Even as the stock market achieves record high upon record high, one of the concerns that surfaces periodically among finance professionals and the financial media is the state of corporate profit margins, which are themselves at record levels.

As S&P senior index analyst Howard Silverblatt noted on Nov. 7: "With over 90% of the issues [in the S&P 500 (SNPINDEX:^GSPC)] reported, Q3,'13 is set to post a new operating [margin] record. Margins are at their record high -- the record is 9.60% in Q3,'06; with the current reading 9.65%."

The following table illustrates this situation with three Dow Jones Industrial Average (DJINDICES:^DJI) components, IBM (NYSE:IBM), Walt Disney (NYSE:DIS), and Boeing (NYSE:BA). These are mature, stable businesses, and one would not expect to see significant changes in their core profitability:


Normalized Income Margin, Trailing 12 Months

Average Normalized Net Income Margin, Last 10 Years




Walt Disney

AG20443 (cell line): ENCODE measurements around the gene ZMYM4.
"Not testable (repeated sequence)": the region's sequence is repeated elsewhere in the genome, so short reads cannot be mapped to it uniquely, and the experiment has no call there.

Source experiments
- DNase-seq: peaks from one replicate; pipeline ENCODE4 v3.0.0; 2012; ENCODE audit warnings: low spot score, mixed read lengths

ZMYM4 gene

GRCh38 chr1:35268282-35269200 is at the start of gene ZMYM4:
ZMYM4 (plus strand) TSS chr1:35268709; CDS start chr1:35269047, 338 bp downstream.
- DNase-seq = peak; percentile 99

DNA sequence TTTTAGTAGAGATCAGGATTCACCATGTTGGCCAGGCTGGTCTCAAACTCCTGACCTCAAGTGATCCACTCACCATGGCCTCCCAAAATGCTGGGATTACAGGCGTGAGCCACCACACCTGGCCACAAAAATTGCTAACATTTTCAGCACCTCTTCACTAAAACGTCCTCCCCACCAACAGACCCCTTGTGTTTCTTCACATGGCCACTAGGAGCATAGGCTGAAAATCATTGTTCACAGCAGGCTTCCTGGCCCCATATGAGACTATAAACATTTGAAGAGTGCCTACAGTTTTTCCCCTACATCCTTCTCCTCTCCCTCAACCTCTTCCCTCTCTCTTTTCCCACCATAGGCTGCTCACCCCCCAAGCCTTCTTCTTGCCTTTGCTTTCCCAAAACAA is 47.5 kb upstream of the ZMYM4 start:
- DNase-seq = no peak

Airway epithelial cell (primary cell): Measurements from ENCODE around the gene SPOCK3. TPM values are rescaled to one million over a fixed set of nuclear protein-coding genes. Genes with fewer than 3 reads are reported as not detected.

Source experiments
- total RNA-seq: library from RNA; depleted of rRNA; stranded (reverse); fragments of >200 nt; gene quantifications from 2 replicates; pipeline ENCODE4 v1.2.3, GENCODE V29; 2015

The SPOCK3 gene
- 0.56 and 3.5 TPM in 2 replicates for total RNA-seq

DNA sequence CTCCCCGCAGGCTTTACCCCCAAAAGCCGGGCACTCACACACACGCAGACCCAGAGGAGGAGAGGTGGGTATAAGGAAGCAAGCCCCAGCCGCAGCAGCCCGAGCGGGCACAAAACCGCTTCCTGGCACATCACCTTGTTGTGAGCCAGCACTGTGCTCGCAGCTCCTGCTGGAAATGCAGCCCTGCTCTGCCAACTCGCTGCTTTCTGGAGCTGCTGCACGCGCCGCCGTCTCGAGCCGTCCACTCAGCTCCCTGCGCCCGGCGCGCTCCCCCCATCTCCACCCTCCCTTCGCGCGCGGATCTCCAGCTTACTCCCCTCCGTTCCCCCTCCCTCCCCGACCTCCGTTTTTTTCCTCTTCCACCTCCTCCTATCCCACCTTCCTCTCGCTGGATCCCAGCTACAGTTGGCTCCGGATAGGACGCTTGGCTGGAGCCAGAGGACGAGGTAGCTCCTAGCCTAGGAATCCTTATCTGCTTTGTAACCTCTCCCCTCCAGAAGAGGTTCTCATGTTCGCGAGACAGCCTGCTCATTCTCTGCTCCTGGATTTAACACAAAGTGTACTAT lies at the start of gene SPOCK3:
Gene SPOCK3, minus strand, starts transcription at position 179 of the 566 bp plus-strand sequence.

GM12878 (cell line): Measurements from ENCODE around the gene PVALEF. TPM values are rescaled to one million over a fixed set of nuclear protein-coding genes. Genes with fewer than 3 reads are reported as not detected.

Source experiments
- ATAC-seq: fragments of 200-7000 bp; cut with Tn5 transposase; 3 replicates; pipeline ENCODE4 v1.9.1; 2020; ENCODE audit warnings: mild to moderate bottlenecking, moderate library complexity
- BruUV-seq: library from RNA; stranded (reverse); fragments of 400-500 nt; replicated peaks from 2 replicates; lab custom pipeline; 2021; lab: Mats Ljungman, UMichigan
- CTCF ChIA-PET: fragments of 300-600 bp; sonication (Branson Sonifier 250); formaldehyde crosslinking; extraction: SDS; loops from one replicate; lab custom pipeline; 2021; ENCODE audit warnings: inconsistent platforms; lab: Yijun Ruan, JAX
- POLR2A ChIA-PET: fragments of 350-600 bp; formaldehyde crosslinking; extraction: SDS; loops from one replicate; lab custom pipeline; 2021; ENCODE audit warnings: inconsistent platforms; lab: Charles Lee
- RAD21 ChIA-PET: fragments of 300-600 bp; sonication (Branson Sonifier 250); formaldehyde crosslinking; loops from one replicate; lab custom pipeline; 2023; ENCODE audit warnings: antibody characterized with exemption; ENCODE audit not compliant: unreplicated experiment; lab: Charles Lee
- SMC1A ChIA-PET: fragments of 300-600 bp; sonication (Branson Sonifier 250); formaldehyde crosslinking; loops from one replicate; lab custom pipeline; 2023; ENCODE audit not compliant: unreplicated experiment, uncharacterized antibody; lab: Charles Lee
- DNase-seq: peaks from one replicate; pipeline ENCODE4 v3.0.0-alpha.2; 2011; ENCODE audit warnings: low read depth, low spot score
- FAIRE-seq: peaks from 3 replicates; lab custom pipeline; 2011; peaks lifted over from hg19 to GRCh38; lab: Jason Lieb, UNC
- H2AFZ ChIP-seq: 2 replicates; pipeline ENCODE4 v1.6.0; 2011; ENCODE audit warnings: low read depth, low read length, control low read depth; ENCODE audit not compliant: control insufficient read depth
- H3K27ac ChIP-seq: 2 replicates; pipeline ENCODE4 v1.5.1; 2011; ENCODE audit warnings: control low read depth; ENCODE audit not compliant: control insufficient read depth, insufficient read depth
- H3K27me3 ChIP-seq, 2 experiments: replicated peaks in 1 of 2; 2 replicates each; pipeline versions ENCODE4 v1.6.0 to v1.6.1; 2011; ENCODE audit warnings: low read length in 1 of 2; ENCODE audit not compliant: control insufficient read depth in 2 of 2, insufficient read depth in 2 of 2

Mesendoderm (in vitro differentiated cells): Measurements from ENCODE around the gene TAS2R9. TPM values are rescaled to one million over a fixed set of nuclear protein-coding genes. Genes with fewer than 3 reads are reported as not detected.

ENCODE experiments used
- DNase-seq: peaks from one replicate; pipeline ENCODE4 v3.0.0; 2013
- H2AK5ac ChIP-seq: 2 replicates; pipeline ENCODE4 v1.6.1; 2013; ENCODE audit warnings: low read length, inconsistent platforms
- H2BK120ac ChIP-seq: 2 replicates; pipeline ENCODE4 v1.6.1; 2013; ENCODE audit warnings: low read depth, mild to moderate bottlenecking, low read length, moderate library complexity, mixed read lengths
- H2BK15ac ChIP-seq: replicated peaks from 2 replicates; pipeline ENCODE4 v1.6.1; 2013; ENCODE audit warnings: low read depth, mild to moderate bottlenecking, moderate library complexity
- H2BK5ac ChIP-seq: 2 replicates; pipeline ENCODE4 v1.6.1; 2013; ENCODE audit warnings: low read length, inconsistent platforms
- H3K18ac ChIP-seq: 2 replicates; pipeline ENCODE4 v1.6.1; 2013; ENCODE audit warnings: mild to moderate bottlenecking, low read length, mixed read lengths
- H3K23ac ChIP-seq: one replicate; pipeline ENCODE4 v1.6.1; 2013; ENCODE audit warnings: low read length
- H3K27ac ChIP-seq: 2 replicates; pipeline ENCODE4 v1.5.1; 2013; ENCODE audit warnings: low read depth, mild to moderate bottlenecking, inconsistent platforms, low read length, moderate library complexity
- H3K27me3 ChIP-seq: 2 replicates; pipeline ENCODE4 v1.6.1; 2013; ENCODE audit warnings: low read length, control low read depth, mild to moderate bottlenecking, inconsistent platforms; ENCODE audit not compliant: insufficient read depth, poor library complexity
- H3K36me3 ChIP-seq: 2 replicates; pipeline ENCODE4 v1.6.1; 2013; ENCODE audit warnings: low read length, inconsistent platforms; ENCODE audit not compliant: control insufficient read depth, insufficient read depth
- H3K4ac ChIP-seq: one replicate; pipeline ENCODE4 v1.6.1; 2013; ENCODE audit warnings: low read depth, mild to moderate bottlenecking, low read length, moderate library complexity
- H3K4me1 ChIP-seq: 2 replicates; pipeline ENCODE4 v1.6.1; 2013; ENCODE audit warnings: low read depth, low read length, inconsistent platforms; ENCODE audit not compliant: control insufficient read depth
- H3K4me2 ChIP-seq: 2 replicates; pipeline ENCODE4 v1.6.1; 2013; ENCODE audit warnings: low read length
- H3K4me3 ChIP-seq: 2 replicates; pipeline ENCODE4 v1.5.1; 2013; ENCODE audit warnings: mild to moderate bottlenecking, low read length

Source: S&P Capital IQ.

Aren't high profit margins something investors should rejoice over? Yes and no. The trouble is that, in aggregate, profit margins tend to be mean-reverting, i.e., periods in which they rise above their long-term average tend to be followed by periods in which they fall back toward the average. All other things equal, lower profit margins imply lower profits, and that is a threat to stock values. As Gavyn Davies blogged in the Financial Times last month:

In the US case, a return to normal for the labor share [of profits] in national income, from 59 to 62 per cent, could reduce the return to shareholders (domestic corporate earnings after depreciation and interest payments) by more than 25 per cent on a permanent basis, a change which current equity valuations could not possibly survive.

But before you start worrying that profit margins are set to collapse, you should know there are several reasons for which the current "record" levels might not be all they're cracked up to be right now. In the following video, Fool One analyst Morgan Housel and Fool contributor Alex Dumortier explain why companies' profitability may not be as far above average as it appears.